U.S.
v.
Vega

United States Court of Appeals, Fourth CircuitJul 27, 2010
389 Fed. Appx. 293 (4th Cir. 2010)

No. 09-4397.

Submitted: July 14, 2010.

Decided: July 27, 2010.

Appeal from the United States District Court for the District of South Carolina, at Columbia. Cameron McGowan Currie, District Judge. (3:08-cr-00590-CMC-12).

Andrew R. Mackenzie, Barrett MacKenzie, LLC, Greenville, South Carolina, for Appellant. James Chris Leventis, Jr., Office of the United States Attorney, Mark C. Moore, Stanley Duane Ragsdale, Assistant United States Attorneys, Columbia, South Carolina, for Appellee.

Before NIEMEYER, GREGORY, and SHEDD, Circuit Judges.


Affirmed by unpublished PER CURIAM opinion.

Unpublished opinions are not binding precedent in this circuit.


Carlos Vega appeals his 240 month sentence imposed upon his guilty plea to conspiracy to distribute and possess with intent to distribute five kilograms or more of cocaine, fifty grams or more of cocaine base, and a quantity of marijuana,' in violation of 21 U.S.C. §§ 841(a)(1), 841(b)(1)(A), and 841(b)(1)(D) (2006) (Count 1), and possession with intent to distribute and distribution of marijuana, in violation of 21 U.S.C. §§ 841(a)(1) and 841(b)(1)(D) (Count 43). Vega's attorney has filed a brief pursuant to Anders v. California, 386 U.S. 738, 87 S.Ct. 1396, 18 L.Ed.2d 493 (1967), asserting that there are no meritorious issues on appeal, but contending the district court erred in enhancing Vega's sentence pursuant to 21 U.S.C § 851 (2006), in violation of Vega's Sixth Amendment right to a jury trial. Though informed of his right to do so, Vega has not filed a pro se supplemental brief, and the Government has declined to file a brief. We affirm.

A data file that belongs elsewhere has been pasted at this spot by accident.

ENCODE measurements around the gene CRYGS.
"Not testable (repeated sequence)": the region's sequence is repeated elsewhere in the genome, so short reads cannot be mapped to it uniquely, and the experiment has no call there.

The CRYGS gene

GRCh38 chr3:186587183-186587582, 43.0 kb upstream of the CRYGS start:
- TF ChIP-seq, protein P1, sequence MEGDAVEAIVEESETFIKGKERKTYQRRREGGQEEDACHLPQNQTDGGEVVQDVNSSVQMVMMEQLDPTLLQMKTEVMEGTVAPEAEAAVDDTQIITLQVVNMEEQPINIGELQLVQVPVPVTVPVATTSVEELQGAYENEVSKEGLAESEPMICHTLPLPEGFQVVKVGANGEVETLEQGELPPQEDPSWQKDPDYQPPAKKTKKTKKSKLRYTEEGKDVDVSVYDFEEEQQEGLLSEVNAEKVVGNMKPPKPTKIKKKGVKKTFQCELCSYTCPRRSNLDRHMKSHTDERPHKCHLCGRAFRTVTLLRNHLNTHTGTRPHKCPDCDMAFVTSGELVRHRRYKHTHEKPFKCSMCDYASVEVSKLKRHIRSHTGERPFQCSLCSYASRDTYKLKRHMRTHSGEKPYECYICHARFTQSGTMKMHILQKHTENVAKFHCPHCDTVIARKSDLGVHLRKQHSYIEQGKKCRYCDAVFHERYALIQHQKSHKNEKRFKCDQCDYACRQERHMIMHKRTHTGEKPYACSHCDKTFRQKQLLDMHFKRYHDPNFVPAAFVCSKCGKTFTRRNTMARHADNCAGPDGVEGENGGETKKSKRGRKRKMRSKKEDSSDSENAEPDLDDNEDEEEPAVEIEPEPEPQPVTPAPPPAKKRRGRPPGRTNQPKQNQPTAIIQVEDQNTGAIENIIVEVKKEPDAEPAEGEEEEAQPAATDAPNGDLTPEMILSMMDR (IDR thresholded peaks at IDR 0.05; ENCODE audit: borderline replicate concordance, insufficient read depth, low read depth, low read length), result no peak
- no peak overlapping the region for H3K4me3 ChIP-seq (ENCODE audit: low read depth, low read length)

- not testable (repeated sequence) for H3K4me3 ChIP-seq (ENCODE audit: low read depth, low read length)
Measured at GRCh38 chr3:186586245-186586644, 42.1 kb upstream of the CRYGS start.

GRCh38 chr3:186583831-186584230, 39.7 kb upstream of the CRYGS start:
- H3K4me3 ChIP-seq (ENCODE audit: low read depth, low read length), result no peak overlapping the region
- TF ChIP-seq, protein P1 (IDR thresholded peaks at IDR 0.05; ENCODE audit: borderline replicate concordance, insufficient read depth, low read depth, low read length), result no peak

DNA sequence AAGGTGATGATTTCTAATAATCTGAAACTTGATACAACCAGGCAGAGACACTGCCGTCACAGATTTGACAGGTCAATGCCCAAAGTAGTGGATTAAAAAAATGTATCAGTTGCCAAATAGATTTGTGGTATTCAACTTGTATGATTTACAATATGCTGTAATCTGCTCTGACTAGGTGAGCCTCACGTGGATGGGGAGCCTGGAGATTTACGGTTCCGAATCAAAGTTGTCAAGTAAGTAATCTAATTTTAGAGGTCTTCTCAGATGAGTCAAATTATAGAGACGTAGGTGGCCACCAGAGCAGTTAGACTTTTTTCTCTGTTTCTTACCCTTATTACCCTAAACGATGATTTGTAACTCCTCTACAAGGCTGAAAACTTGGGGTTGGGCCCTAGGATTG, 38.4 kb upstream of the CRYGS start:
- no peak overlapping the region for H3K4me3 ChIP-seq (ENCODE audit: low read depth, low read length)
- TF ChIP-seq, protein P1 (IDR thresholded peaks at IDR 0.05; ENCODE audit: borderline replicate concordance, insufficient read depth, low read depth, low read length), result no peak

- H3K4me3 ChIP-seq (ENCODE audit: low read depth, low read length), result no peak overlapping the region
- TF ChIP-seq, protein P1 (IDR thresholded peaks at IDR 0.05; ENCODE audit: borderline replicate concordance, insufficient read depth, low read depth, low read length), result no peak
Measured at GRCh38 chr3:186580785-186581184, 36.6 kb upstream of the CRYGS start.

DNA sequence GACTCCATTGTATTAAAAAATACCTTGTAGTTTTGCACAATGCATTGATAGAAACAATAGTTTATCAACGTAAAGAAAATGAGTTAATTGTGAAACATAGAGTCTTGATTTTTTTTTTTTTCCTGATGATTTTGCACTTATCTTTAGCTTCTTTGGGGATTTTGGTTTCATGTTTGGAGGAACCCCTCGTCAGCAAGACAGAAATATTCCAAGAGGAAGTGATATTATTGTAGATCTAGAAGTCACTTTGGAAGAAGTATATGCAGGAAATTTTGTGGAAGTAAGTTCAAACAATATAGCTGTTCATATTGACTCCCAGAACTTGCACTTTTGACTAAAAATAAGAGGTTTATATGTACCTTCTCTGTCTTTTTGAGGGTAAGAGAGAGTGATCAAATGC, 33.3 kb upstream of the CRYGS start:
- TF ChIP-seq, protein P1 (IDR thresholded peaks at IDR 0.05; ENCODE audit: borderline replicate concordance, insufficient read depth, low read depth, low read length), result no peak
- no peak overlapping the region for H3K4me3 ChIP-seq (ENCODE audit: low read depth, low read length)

We review a sentence for reasonableness under an abuse-of-discretion standard. Gall v. United States, 552 U.S. 38, 50, 128 S.Ct. 586, 169 L.Ed.2d 445 (2007). When determining whether a sentence is reasonable, the district court's legal conclusions are reviewed de novo, while factual findings are reviewed for clear error. United States v. Allen, 491 F.3d 178, 193 (4th Cir. 2007). "Other than the fact of a prior conviction, any fact that increases the penalty for a crime beyond the prescribed statutory minimum must be submitted to a jury and proved beyond a reasonable doubt." Apprendi v. New Jersey, 530 U.S. 466, 490, 120 S.Ct. 2348, 147 L.Ed.2d 435 (2000). However, in compliance with Apprendi judges may find facts increasing the mandatory minimum sentence faced by a defendant, so long as the sentence remains below the statutory maximum. See Harris v. United States, 536 U.S. 545, 565, 122 S.Ct. 2406, 153 L.Ed.2d 524 (2002). After reviewing the record, we find that the district court did not err in enhancing Vega's sentence due to Vega's prior felony drug conviction.

We have reviewed the record in accordance with Anders, and find that there are no meritorious issues for appeal. Accordingly, we affirm the judgment of the district court. This court requires that counsel inform his client, in writing, of his right to petition the Supreme Court of the United States for further review. If the client requests that a petition be filed, but counsel believes that such a petition would be frivolous, then counsel may move in this court for leave to withdraw from representation. Counsel's motion must state that a copy thereof was served on the client. We dispense with oral argument because the facts and legal contentions are adequately expressed in the materials before the court, and argument would not aid the decisional process.

AFFIRMED.